• e.g. καὶ ὅπου εἰμὶ ἐγὼ ὑμεῖς οὐ δύνασθε ἐλθεῖν. (John 7.34)
    • e.g. ποῦ οὗτος μέλλει πορεύεσθαι ὅτι ἡμεῖς οὐχ εὑρήσομεν αὐτόν; (John 7.35)
    • e.g. καὶ λέγουσίν μοι· δεῖ σε πάλιν προφητεῦσαι ἐπὶ λαοῖς καὶ ἔθνεσιν καὶ γλώσσαις καὶ βασιλεῦσιν πολλοῖς. (Revelation 10.11)
  • Purpose (32.16)
    • Answers the question “why?”
    • Genitive articular infinitive (32.16.2)
      • e.g Ἡρῴδης ζητεῖν τὸ παιδίον τοῦ ἀπολέσαι αὐτό. (Matthew 2.13)
    • Non-articular infinitive, with no preposition (32.16.3)
      • e.g Μὴ νομίσητε ὅτι ἦλθον καταλῦσαι τὸν νόμον ἢ τοὺς προφήτας· (Matthew 5.17)
    • With prepostions εἰς or πρός (see below)
  • Result (32.17)
    • ὥστε + infinitive (32.17)
    • e.g. καὶ ἐὰν ἔχω πᾶσαν τὴν πίστιν ὥστε ὄρη μεθιστάναι, ἀγάπην δὲ μὴ ἔχω, οὐθέν εἰμι. (1 Corinthians 13.2)
  • Indirect discourse (32.18-19)
    • usually introduced by ὅτι equivalent to the keyword “that” in English
      • He said that he was going to study
    • can be expressed without an infinitive
      • e.g. Mark 6.15 ἄλλοι δὲ ἔλεγον ὅτι Ἠλίας ἐστίν· ἄλλοι δὲ ἔλεγον ὅτι προφήτης ὡς εἷς τῶν προφητῶν.
    • can also be expressed with an infinitive
      • e.g. Mark 12.18 Καὶ ἔρχονται Σαδδουκαῖοι πρὸς αὐτόν, οἵτινες λέγουσιν ἀνάστασιν μὴ εἶναι

Articular, preceded by preposition (32.15)

  • The most idiomatic use of the infinitive – essential that you learn to “think in Greek”
  • For prepositions with infinitives, the keywords of the prepositions will help you understand and translate the construction: e.g. δία + accusative = “on account of”, πρό + genitive = “before”
  • Purpose (32.15.2-3 examples)
    • εἰς + accusative articular infinitive = “in order that” (indicates purpose)
      • e.g. καὶ ἀπήγαγον αὐτὸν εἰς τὸ σταυρῶσαι. (Matthew 27.31)
    • πρός + accusative articular infinitive = “in order that” (indicates purpose)
      • e.g. ἐνδύσασθε τὴν πανοπλίαν τοῦ θεοῦ πρὸς τὸ δύνασθαι ὑμᾶς στῆναι πρὸς τὰς μεθοδείας τοῦ διαβόλου· (Ephesians 6.11)
    • δία + accusative articular infinitive = “because” (explains reason for)
      • e.g. αὐτὸς δὲ Ἰησοῦς οὐκ ἐπίστευεν αὐτὸν αὐτοῖς διὰ τὸ αὐτὸν γινώσκειν πάντας (John 2.24)
  • Temporal (32.15.4-6 examples)
    • πρό + genitive articular infinitive = “before”
      • e.g. οἶδεν γὰρ ὁ πατὴρ ὑμῶν ὧν χρείαν ἔχετε πρὸ τοῦ ὑμᾶς αἰτῆσαι αὐτόν. (Matthew 6.8)
    • ἐν + dative articular infinitive = “when / while”
      • e.g. προσεῖχον δὲ οἱ ὄχλοι τοῖς λεγομένοις ὑπὸ τοῦ Φιλίππου ὁμοθυμαδὸν ἐν τῷ ἀκούειν αὐτοὺς καὶ βλέπειν τὰ σημεῖα ἃ ἐποίει. (Acts 8.6)
    • μετά + accusative articular infinitive = “after”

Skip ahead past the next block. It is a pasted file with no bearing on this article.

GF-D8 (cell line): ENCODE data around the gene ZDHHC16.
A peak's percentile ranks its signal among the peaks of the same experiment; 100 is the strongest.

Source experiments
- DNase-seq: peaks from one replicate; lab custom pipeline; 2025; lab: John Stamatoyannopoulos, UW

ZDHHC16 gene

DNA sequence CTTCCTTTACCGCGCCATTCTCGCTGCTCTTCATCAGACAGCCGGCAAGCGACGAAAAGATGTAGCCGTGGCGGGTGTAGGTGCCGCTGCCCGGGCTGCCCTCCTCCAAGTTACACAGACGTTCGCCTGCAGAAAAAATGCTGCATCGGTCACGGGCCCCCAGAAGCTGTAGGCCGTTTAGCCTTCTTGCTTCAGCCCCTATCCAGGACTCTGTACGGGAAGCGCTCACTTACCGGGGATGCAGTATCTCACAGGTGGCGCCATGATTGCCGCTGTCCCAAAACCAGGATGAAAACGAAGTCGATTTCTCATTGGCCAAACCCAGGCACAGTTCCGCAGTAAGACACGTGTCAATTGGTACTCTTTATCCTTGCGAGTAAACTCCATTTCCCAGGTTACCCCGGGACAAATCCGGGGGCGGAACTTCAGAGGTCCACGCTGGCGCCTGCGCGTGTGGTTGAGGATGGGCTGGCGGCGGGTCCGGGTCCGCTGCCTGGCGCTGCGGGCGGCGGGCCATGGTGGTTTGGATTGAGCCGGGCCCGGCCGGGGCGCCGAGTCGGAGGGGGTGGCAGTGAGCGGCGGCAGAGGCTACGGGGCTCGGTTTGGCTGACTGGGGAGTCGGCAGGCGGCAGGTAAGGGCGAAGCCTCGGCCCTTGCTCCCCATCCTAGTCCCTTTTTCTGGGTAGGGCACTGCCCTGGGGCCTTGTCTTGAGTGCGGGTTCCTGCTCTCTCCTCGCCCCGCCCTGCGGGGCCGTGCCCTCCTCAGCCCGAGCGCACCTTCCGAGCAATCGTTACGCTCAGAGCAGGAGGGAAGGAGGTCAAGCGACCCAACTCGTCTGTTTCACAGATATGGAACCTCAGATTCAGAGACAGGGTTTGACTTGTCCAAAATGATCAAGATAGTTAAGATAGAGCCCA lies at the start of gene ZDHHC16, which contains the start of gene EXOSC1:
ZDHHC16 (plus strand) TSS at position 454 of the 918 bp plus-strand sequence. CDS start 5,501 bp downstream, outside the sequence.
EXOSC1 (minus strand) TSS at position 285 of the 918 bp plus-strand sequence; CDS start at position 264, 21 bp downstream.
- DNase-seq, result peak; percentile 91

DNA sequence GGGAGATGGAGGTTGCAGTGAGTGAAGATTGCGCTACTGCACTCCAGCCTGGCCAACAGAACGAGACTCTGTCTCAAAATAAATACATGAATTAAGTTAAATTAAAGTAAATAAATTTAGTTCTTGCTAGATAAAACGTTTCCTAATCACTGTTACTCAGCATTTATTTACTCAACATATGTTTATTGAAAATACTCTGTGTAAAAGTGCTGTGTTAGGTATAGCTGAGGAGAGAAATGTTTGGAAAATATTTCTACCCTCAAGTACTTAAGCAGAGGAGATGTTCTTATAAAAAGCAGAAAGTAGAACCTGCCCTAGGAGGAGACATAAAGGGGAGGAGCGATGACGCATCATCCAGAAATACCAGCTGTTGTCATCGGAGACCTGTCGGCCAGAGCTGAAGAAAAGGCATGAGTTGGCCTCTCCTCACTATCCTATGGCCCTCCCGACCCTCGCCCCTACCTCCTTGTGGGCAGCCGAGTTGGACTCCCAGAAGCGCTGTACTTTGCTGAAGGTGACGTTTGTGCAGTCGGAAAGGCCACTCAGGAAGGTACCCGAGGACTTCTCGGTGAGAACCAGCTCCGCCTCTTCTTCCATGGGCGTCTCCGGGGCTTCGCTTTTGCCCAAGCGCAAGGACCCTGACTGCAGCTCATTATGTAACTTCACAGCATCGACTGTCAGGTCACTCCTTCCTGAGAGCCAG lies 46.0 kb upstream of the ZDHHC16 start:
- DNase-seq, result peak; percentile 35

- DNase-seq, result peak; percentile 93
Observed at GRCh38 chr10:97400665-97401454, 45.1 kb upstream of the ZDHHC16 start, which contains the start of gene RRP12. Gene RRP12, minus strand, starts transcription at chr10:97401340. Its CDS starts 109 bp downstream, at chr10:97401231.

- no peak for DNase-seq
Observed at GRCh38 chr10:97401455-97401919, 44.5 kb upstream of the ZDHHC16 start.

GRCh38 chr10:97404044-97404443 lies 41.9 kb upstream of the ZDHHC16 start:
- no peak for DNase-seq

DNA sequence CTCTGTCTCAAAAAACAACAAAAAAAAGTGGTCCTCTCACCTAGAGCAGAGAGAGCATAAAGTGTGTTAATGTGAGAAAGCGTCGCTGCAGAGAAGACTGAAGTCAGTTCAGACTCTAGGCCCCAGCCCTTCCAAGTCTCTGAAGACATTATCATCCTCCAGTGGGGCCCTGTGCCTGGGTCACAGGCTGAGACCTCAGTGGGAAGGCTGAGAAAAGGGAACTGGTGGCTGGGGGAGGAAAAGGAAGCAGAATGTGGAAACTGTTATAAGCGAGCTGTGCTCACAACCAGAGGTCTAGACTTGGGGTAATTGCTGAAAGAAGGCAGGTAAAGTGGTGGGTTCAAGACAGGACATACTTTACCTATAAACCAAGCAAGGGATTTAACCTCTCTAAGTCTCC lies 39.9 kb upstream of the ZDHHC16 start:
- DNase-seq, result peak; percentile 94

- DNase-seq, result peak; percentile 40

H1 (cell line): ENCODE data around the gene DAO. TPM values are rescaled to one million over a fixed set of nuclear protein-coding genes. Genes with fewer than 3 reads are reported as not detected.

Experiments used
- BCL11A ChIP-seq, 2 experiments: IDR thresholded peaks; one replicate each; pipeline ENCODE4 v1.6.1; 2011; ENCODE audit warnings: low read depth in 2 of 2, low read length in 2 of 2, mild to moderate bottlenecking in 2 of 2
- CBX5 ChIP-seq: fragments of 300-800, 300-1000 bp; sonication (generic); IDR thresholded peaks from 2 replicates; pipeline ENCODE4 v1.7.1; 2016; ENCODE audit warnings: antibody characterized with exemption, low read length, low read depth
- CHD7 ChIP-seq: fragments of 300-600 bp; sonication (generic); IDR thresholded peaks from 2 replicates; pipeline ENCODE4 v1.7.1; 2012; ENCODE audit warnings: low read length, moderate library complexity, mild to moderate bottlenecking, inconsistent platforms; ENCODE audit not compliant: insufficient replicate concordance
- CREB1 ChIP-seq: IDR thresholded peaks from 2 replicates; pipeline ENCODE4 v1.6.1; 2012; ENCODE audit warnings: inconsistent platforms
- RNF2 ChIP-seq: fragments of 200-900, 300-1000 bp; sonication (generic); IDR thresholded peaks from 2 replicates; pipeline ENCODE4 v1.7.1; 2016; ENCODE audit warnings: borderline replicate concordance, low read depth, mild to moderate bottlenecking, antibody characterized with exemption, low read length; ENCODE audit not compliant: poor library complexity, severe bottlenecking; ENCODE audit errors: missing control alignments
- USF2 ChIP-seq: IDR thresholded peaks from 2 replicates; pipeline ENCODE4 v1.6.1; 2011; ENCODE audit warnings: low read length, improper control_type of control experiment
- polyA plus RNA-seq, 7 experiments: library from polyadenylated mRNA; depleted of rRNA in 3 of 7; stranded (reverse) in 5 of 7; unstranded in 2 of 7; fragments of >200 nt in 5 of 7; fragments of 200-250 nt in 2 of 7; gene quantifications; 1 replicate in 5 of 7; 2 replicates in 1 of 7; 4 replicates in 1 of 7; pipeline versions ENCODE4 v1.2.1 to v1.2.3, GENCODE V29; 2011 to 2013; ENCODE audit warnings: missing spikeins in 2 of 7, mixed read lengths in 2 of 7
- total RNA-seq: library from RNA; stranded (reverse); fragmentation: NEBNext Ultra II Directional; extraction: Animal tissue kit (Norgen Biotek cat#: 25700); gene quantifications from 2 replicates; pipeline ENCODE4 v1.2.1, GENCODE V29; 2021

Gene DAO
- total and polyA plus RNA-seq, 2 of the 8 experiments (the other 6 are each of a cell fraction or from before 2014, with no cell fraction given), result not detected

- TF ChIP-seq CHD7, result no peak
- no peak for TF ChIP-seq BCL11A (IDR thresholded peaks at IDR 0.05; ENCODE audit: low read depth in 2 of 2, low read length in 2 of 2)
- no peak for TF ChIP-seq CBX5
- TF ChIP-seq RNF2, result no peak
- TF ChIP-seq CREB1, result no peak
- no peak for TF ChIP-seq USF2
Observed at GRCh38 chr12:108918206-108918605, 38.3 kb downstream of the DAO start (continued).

• e.g. μετὰ δὲ τὸ ἐγερθῆναί με προάξω ὑμᾶς εἰς τὴν Γαλιλαίαν. (Matthew 26.32)
  • See also GGBB pp.587-611

Exegetical Insights

1Cor. 15.25 – δεῖ γὰρ αὐτὸν βασιλεύειν ἄχρι οὗ θῇ πάντας τοὺς ἐχθροὺς ὑπὸ τοὺς πόδας αὐτοῦ.

Signicance of the continuous aspect of the Present Infinitive

New Vocabulary

Scripture Memory for next class

οὐκ ἐλήλυθα καλέσαι δικαίους ἀλλὰ ἁμαρτωλοὺς εἰς μετάνοιαν. (Luke 5.32)

Infinitive of Purpose


  • Weekly Memorization: Luke 5.32, review past passages
  • Complete workbook exercise 32 on Infinitives
  • Prepare for quiz next week on chapter 32 – Infinitives
    • Memorize the 12 forms
    • What case is functions as the “subject” of the infinitive
    • Understanding the uses of the Infinitive
  • Read chapter 33 on Imperatives
  • Continue your life habit of reading Greek aloud from the Greek New Testament
  • Continue taking your Greek NT to church with you, and follow along as you are able
  • Make plans to acquire the required texts for the 2nd half of the semester

Overview of resources for 4th semester



  • A good NT Lexicon, preferably BAGD. If you cannot afford BAGD, you can ask the διδάσκαλος concerning other alternatives. There are online lexical resources you can use, but you really should have a hard copy lexicon if at all possible. These are used copies of the 2nd edition for much less money.
  • Morphology of Biblical Greek – (MBG) is a compendium of the paradigms of Greek grammar which when used will help you to recognize the patterns in what is a very regular language.

The Lord’s Prayer (Listen)

Πάτερ ἡμῶν ὁ ἐν τοῖς οὐρανοῖς·
ἁγιασθήτω τὸ ὄνομά σου· ἐλθέτω ἡ βασιλεία σου· γενηθήτω τὸ θέλημά σου, ὡς ἐν οὐρανῷ καὶ ἐπὶ γῆς·
τὸν ἄρτον ἡμῶν τὸν ἐπιούσιον δὸς ἡμῖν σήμερον· καὶ ἄφες ἡμῖν τὰ ὀφειλήματα ἡμῶν, ὡς καὶ ἡμεῖς ἀφήκαμεν τοῖς ὀφειλέταις ἡμῶν·
καὶ μὴ εἰσενέγκῃς ἡμᾶς εἰς πειρασμόν, ἀλλὰ ῥῦσαι ἡμᾶς ἀπὸ τοῦ πονηροῦ.
ὅτι σοῦ ἐστιν ἡ βασιλεία καὶ ἡ δύναμις καὶ ἡ δόξα εἰς τοὺς αἰῶνας. ἀμήν.

χάρις ὑμῖν καὶ εἰρήνη